Election? What election? Apathy abounds as L.A. votes
Nothing has stirred voter passion, including measures on marijuana and homelessness.
Tabitha Benoy of Woodland Hills plans to skip Tuesday’s election for mayor of Los Angeles.
“It’s never even occurred to me to vote for the mayor,” said Benoy, a 37-year-old social worker who tends to vote for president and not much else. “It seems like there’s so many elections. It’s too much to deal with.”
Conditions are ripe for dismal voter turnout on Tuesday. Mayor Eric Garcetti faces only token opposition in his run for a second term. Nothing else on the ballot — including measures on marijuana and homelessness — has stirred much voter passion. And the rancor of the 2016 presidential race has left many voters exhausted.
In that climate, Los Angeles stands a chance of hitting a record low for turnout in a mayoral election, upholding its reputation as a bastion of voter apathy. The lowest was in 2009, when just 18% of voters cast ballots.
“I don’t really even know the mayor’s name, to be honest with you,” said 25-year-old Jackie Riddle of Brentwood, an independent-living instructor for adults with disabilities.
In Riddle’s social media circles, President Trump’s daily dramas dominate conversation these days. “There’s constantly people posting about that, but nothing local,” she said on a coffee break with a client in Westwood.
“We’re lazy,” said Victoria Gonzalez, 53, who was walking her dog Trixie near her home in San Pedro. “That’s what it comes down to — just being lazy and thinking one vote isn’t going to help.”
Gonzalez was unaware that a city election was coming up. The media she consumes, she said, are too focused on the rich and famous, and not enough on local news.
The waning of L.A. politics coverage as news outlets have shrunk in recent years has left many residents uninformed about what’s at stake on the ballot.
“I think it’s really hard for people to answer how my life will be different if I vote for ‘Candidate A’ or ‘Candidate B,’” said Jessica Levinson, a Loyola Law School professor who specializes in campaigns and elections.
Also on the ballot are Board of Education races and Measure S, which would restrict real estate development.
Adding to the turnout challenge is the city’s confusing patchwork of place names, which leaves many voters unsure whether they reside within the city’s boundaries. It would surprise some to learn that Venice and Playa Vista are inside the mayor’s domain, while Marina del Rey and Culver City are outside.
Kojo Annor, 40, who has lived in the Los Angeles area for more than 20 years, wanted to vote Tuesday for Garcetti. But Annor, a biotech engineer and immigrant from Ghana, didn’t realize that his move last year from Woodland Hills to Castaic made him ineligible to vote for mayor.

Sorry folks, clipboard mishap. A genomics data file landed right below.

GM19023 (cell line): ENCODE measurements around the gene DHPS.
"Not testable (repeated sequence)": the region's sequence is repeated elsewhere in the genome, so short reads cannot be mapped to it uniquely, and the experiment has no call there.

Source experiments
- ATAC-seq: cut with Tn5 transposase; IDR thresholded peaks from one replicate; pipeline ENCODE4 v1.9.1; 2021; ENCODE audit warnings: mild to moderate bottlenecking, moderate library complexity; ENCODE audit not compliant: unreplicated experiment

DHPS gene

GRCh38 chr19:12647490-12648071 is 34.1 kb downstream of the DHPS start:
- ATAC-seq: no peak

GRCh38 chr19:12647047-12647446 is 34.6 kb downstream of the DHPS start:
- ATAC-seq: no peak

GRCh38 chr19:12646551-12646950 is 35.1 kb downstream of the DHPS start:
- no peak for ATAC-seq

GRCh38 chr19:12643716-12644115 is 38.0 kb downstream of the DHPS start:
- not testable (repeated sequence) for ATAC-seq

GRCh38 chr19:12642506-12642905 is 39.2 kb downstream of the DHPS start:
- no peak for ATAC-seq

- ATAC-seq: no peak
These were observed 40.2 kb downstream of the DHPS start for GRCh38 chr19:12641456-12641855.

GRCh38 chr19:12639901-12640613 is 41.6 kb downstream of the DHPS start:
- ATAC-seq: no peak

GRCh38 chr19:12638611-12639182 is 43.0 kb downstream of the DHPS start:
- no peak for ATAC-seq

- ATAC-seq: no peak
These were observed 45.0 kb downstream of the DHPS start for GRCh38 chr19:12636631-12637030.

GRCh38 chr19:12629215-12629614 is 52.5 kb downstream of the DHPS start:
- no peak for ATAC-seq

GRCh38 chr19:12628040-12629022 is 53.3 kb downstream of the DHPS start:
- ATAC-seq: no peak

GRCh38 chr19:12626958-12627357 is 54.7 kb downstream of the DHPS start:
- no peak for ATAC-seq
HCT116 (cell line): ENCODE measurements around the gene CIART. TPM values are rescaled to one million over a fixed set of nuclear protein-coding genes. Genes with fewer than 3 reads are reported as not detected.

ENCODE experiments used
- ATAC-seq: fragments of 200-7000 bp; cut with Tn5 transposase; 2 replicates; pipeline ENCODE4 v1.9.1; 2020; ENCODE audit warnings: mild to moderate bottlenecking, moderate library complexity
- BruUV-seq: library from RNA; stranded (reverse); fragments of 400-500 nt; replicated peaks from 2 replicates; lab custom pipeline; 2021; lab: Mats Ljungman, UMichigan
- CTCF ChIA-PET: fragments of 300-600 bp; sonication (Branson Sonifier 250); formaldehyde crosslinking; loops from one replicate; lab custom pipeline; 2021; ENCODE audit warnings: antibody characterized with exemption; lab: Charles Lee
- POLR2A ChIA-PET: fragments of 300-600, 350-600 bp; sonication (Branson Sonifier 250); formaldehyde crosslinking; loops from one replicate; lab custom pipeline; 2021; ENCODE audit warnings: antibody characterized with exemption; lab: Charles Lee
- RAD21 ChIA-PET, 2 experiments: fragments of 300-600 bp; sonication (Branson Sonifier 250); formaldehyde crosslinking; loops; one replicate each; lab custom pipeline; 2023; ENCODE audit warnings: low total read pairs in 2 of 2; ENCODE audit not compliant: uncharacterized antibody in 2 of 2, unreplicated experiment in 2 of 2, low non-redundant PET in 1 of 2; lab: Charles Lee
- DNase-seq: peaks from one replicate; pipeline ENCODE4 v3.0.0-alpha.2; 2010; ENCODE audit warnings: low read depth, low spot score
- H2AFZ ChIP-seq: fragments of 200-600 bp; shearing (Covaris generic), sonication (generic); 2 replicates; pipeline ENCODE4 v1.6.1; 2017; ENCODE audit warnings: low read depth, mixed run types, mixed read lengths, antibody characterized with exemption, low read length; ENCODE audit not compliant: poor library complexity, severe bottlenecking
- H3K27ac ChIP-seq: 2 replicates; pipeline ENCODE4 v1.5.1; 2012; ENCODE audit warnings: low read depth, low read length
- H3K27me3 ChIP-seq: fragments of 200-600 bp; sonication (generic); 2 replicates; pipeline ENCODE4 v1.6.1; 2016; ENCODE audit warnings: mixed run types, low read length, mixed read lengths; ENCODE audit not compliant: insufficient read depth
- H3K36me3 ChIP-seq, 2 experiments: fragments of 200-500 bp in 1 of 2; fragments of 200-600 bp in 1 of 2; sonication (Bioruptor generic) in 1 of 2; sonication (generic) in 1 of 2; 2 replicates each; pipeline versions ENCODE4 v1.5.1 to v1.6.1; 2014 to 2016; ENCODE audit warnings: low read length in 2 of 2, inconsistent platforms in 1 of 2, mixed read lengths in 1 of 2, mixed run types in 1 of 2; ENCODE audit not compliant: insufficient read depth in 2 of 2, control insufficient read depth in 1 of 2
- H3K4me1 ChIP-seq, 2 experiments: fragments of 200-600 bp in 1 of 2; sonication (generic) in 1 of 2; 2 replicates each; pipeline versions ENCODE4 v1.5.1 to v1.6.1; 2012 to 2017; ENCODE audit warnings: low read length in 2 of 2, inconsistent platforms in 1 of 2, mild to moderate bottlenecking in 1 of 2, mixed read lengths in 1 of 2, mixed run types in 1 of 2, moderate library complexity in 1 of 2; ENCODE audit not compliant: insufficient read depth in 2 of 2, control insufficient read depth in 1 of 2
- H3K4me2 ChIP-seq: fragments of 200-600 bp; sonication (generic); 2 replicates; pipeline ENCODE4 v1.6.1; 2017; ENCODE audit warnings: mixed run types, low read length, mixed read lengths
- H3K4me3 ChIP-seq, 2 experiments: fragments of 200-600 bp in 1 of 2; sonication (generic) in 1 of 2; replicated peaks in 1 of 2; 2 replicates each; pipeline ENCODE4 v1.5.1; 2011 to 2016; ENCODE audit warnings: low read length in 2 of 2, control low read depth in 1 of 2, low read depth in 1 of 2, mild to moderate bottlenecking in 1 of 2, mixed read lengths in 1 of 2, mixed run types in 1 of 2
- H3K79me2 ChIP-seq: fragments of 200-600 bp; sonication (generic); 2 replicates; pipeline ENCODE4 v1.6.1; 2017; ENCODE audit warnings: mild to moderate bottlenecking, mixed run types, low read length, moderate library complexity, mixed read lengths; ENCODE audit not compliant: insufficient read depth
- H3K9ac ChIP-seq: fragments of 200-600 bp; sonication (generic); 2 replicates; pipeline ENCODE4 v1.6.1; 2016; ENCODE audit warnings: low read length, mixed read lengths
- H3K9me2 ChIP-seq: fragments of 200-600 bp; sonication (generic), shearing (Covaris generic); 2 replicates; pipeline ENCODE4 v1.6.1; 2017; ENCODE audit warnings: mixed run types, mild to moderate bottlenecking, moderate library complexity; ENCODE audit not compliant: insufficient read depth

“Really?” he asked with a quizzical smile when told that he no longer lives in Los Angeles.
Sean Clegg, a Bay Area consultant who has worked on mayoral campaigns in L.A. and San Francisco, said Los Angeles has one of the nation’s most apolitical urban cultures. “It’s a place so sprawling that a sense of community, and of your ability to have an impact on that community, feels much more like a drop in the ocean,” he said.
Mayoral elections in San Francisco often draw about double the voter turnout that they do in Los Angeles.
The reason we have Trump is we’re not as engaged as we should be, and it all starts locally.
— Kiyomi Kowalski
Racial strife has at times driven high turnout in L.A. It peaked at 76% in a 1969 runoff, when Tom Bradley was running to become the city’s first black mayor. He lost, but unseated Mayor Sam Yorty four years later in a rematch.
Turnout spiked again when Richard Riordan was elected mayor in a 1993 runoff, reaching 45% in the aftermath of riots sparked by the acquittal of white police officers for the beating of Rodney King, an African American.
The record low of 18% in 2009 came when Mayor Antonio Villaraigosa won reelection after a somnolent race against largely unknown challengers.
Four years ago, even after a hard-fought and well-publicized race between Garcetti and several well-known rivals, just 21% of registered voters cast ballots in the primary for mayor.
In a heavily Democratic city where Trump has inspired big protests, one of the unknowns Tuesday is whether voters’ newfound engagement in national politics might manifest itself in a boost in turnout, defying strategists’ expectations.
“The reason we have Trump is we’re not as engaged as we should be, and it all starts locally,” said Kiyomi Kowalski of West Hills as she strapped her toddler into a car seat after shopping in Woodland Hills. Kowalski, 38, attended a recent Trump resistance meeting in Silver Lake. She planned to vote for Garcetti on Tuesday.
In 2014, city voters approved a switch in the election calendar in an attempt to produce higher turnout. Starting in 2020, L.A. elections will occur at the same time as state and federal contests in even-numbered years, with a June primary and November general election. If Garcetti wins reelection, his term will last 5 ½ years, with a successor chosen in 2022.
Whether the shift in election timing will change the habits of voters like dentist Lin Lagunda of Panorama City is unclear. She sometimes votes for president, but never for mayor.
“I’m bad — I should,” she said on a trip to the bank after work. She said she wished the demands of everyday life left more time for things like voting. “All I know is I’m working, and I pay my bills, and I take care of my kids.”
Times staff writers Seema Mehta and Ben Welsh contributed to this report.
March 6, 1:27 p.m.: This article was updated with additional information about the ballot in Los Angeles.
This article was originally published March 1 at 4:30 a.m.
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